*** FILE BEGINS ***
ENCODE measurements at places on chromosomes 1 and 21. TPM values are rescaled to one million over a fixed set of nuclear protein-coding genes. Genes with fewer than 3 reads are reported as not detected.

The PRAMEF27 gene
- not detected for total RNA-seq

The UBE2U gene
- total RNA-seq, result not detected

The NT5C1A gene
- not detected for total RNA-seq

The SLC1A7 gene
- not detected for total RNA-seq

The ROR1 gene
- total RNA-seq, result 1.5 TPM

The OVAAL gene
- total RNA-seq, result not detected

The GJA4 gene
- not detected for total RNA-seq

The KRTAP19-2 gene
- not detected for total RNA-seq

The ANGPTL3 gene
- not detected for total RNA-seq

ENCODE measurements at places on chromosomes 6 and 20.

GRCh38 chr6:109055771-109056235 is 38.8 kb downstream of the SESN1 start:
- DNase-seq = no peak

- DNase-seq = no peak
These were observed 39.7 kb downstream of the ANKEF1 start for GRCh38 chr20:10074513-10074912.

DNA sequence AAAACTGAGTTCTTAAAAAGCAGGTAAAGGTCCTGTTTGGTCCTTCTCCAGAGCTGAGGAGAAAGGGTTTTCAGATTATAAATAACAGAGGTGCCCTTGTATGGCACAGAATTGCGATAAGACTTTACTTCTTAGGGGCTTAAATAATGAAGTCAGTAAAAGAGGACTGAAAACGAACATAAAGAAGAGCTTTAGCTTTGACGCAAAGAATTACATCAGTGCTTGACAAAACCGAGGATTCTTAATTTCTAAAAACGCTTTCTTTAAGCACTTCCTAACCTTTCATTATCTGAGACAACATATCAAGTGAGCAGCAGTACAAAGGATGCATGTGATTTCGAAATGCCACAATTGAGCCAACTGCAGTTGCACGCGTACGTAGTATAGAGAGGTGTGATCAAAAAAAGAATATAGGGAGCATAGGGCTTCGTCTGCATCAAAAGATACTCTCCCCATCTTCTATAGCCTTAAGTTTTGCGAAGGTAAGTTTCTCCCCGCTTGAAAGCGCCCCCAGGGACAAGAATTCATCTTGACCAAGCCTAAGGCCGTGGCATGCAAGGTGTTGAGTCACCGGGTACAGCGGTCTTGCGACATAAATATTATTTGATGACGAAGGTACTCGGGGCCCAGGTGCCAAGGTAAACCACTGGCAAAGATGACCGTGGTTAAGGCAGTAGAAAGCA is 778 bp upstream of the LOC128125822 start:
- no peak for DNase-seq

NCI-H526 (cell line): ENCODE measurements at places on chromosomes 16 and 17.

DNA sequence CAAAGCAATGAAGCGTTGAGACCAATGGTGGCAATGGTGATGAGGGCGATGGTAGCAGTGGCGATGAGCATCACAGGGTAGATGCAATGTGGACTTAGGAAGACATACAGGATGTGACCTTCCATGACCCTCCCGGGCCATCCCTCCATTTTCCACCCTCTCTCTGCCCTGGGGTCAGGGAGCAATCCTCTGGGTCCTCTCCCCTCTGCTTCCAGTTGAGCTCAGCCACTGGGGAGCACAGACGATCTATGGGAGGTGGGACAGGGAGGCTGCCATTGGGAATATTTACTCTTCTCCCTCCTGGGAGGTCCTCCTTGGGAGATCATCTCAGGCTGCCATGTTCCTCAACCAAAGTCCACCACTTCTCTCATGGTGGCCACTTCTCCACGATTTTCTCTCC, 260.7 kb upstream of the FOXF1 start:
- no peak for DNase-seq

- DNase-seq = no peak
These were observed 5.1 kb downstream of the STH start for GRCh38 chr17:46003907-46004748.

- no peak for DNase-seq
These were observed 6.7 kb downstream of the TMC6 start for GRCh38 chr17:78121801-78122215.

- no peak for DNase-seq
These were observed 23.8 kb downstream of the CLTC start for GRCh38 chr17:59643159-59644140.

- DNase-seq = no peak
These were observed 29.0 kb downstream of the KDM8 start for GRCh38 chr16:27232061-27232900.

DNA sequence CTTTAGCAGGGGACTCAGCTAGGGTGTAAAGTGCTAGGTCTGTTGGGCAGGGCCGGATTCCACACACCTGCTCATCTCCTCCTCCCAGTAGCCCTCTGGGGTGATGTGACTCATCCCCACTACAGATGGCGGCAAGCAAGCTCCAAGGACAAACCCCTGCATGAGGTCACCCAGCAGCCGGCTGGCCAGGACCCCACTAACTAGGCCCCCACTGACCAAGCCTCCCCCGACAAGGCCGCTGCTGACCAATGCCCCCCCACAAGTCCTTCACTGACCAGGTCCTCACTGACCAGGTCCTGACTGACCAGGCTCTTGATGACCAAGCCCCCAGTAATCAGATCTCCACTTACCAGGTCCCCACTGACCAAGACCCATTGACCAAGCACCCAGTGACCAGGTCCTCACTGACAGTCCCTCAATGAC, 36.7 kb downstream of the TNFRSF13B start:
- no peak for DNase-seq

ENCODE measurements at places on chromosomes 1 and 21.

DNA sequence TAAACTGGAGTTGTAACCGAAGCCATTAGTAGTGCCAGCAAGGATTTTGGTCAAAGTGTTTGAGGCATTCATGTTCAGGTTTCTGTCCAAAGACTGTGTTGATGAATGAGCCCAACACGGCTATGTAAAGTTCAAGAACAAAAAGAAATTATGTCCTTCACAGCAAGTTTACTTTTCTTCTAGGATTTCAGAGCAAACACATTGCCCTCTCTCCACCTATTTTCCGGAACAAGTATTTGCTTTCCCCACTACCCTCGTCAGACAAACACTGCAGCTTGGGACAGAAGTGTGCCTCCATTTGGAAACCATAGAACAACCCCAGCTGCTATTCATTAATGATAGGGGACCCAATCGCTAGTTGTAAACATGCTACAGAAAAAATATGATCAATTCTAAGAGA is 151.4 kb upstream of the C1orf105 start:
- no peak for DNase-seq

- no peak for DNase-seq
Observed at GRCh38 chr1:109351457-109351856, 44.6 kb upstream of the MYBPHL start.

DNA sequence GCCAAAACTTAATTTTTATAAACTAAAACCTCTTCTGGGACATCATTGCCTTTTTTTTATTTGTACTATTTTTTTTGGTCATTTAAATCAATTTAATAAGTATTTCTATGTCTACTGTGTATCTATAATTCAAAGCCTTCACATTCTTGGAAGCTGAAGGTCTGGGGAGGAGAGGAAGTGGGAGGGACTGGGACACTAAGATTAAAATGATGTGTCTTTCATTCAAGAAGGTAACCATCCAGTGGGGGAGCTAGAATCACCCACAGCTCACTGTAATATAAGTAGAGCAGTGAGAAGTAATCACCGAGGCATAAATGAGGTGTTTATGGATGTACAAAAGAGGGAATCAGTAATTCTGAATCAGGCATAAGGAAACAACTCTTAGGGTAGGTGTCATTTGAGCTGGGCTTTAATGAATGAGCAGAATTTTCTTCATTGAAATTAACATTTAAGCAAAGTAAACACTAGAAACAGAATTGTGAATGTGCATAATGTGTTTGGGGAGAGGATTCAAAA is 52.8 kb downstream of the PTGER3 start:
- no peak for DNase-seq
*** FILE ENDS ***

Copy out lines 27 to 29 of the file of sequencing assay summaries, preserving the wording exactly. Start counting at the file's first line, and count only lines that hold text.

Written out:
NCI-H526 (cell line): ENCODE measurements at places on chromosomes 16 and 17.

DNA sequence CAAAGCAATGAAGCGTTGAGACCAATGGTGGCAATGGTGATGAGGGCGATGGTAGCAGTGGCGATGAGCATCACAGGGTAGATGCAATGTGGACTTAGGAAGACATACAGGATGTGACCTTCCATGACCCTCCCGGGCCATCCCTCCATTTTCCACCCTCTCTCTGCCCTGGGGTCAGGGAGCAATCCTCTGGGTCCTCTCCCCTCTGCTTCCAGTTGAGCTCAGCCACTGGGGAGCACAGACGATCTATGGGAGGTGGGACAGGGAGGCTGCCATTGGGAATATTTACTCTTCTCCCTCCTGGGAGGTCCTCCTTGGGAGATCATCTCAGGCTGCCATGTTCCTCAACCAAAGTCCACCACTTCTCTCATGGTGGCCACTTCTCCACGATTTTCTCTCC, 260.7 kb upstream of the FOXF1 start:
- no peak for DNase-seq